Paul Krugman pondering what went wrong with communism.

“The Soviet triumph in World War II was, above all, a victory of production. Despite huge losses in the first months of the war, despite mass dislocations of population and the German occupation of many of the country’s key manufacturing centers, Soviet industry managed to build tanks, artillery, and aircraft that were technologically a match for Germany’s weapons, and to do so at a rate that consistently exceeded anything their opponents thought was possible. Indeed, the decisive German defeats at Stalingrad and Kursk came about precisely because the Germans launched offensives against what they imagined to be a weaker opponent, and were taken by surprise when counterattacked by thousands of tanks whose existence they had never suspected….”


So why then did communism fade out in favor of capitalism? Pressure caused by globalization? Inability to keep up with rapid technological progress? He continues…

…A market system, of course, works whether people believe in it or not. You may dislike capitalism, even feel that as a system it will eventually fail, yet do your job well because your family needs the money you earn. Capitalism can run, even flourish, in a society of selfish cynics. But a non-market economy cannot. The personal incentives for workers to do their jobs well, for managers to make good decisions, are simply too weak. In the later years of the Soviet Union, workers knew that they would be paid regardless of how hard they tried; managers knew that promotions would depend more on political connections than on performance; and nobody was offered rewards large enough to justify taking unpopular positions or any sort of serious risk. (There can’t have been more than a few dozen people in the Soviet Union – all of them politicians – who had the kind of lavish life style enjoyed by tens of thousands of successful entrepreneurs and executives in the United States). So why did the system ever work? Because people believed in it. I don’t mean that people went singing to their jobs, praising the motherland. I do mean that they did not take as much advantage of the system as they might have (and did, in the system’s later years). And I also mean that because people in authority believed in the system, they were willing to impose brutal punishments on those who did try to take advantage. (Stalin used to shoot unsuccessful generals).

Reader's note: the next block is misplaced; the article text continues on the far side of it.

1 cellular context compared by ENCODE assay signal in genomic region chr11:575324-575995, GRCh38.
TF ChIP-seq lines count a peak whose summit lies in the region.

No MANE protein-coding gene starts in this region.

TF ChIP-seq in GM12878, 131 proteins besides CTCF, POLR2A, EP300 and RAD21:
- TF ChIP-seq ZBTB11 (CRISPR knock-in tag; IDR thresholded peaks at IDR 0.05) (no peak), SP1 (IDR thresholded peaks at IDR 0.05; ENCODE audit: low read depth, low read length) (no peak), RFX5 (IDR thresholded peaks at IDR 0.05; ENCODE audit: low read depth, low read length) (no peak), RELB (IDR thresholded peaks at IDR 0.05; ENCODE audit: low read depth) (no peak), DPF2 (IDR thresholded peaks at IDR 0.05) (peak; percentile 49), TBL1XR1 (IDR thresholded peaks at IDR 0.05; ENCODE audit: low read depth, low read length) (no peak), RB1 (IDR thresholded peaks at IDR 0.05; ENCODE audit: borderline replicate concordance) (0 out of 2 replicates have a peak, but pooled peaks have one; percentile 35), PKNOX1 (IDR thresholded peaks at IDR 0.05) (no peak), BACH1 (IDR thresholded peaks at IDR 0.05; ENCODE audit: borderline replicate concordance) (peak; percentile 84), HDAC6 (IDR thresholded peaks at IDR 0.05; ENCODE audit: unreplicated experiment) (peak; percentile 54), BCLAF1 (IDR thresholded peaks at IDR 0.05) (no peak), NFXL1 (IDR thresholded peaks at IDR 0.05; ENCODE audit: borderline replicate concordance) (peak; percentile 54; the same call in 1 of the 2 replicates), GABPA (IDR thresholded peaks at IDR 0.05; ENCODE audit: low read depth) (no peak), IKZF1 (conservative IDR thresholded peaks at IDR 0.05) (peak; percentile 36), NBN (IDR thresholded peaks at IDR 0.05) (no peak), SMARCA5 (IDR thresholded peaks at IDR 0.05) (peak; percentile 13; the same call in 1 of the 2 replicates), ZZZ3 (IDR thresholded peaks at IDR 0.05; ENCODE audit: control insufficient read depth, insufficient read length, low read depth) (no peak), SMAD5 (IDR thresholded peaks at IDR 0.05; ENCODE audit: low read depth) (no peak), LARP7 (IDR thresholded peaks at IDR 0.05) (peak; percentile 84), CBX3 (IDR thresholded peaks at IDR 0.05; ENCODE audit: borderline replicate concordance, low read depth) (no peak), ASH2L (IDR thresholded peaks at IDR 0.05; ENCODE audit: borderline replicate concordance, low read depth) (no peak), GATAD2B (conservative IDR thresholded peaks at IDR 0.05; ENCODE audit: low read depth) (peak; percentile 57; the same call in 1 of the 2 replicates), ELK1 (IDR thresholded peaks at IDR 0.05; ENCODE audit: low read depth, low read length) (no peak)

We see this kind of thing all the time, in microcosm. The market does not require people to believe in it; but the centrally planned economies that live inside a market economy, known as corporations, do. Everybody knows that financial incentives alone are not enough to make a company succeed; it must also build morale, a sense of mission, which makes people work at least somewhat for the good of the company rather than think only of what is good for them. Luckily, under capitalism an individual company can fail without taking the whole society down with it – or it can be reformed without a bloody revolution.


Why did people stop believing in socialism? Part of the answer is simply the passage of time: you can’t expect revolutionary fervor to last for 70 years. But perhaps also the unexpected resurgence of capitalism played a role. By the 1980s Russia’s elite was all too aware that the country, instead of overtaking the capitalist nations, was slipping behind – that Russia was failing to take advantage of new technology, that if anyone was challenging the West it was the rising nations of Asia. Communism lost any claim to the mandate of history well before it actually fell apart, and perhaps that is why it fell apart


In the end, then, capitalism triumphed because it is a system that is robust to cynicism, that assumes that each man is out for himself. For much of the past century and a half men have dreamed of something better, of an economy that drew on man’s better nature. But dreams, it turns out, can’t keep a system going over the long term; selfishness can.”